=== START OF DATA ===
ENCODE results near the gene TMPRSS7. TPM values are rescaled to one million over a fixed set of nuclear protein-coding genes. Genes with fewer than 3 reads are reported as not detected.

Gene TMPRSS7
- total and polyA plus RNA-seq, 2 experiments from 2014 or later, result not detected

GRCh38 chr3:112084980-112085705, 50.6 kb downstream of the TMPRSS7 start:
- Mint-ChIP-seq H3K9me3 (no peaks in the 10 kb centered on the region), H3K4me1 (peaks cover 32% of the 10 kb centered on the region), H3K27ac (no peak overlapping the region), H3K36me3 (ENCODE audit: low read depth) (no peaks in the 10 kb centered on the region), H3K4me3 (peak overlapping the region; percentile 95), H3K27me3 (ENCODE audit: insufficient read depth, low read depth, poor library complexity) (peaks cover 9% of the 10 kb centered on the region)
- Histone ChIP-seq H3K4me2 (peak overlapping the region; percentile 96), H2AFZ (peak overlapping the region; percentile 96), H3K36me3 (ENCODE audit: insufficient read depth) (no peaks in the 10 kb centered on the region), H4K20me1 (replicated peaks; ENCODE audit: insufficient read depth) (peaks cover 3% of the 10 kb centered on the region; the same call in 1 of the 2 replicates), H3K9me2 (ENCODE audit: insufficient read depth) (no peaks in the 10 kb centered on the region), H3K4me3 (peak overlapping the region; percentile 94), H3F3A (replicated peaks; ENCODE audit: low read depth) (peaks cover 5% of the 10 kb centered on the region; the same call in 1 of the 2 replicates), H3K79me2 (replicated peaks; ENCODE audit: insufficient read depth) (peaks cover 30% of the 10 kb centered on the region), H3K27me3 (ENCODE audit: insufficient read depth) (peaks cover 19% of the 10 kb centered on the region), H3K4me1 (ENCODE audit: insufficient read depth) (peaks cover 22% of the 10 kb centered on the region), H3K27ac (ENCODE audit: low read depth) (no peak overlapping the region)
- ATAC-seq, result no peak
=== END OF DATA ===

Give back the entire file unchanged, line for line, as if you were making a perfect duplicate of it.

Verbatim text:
ENCODE results near the gene TMPRSS7. TPM values are rescaled to one million over a fixed set of nuclear protein-coding genes. Genes with fewer than 3 reads are reported as not detected.

Gene TMPRSS7
- total and polyA plus RNA-seq, 2 experiments from 2014 or later, result not detected

GRCh38 chr3:112084980-112085705, 50.6 kb downstream of the TMPRSS7 start:
- Mint-ChIP-seq H3K9me3 (no peaks in the 10 kb centered on the region), H3K4me1 (peaks cover 32% of the 10 kb centered on the region), H3K27ac (no peak overlapping the region), H3K36me3 (ENCODE audit: low read depth) (no peaks in the 10 kb centered on the region), H3K4me3 (peak overlapping the region; percentile 95), H3K27me3 (ENCODE audit: insufficient read depth, low read depth, poor library complexity) (peaks cover 9% of the 10 kb centered on the region)
- Histone ChIP-seq H3K4me2 (peak overlapping the region; percentile 96), H2AFZ (peak overlapping the region; percentile 96), H3K36me3 (ENCODE audit: insufficient read depth) (no peaks in the 10 kb centered on the region), H4K20me1 (replicated peaks; ENCODE audit: insufficient read depth) (peaks cover 3% of the 10 kb centered on the region; the same call in 1 of the 2 replicates), H3K9me2 (ENCODE audit: insufficient read depth) (no peaks in the 10 kb centered on the region), H3K4me3 (peak overlapping the region; percentile 94), H3F3A (replicated peaks; ENCODE audit: low read depth) (peaks cover 5% of the 10 kb centered on the region; the same call in 1 of the 2 replicates), H3K79me2 (replicated peaks; ENCODE audit: insufficient read depth) (peaks cover 30% of the 10 kb centered on the region), H3K27me3 (ENCODE audit: insufficient read depth) (peaks cover 19% of the 10 kb centered on the region), H3K4me1 (ENCODE audit: insufficient read depth) (peaks cover 22% of the 10 kb centered on the region), H3K27ac (ENCODE audit: low read depth) (no peak overlapping the region)
- ATAC-seq, result no peak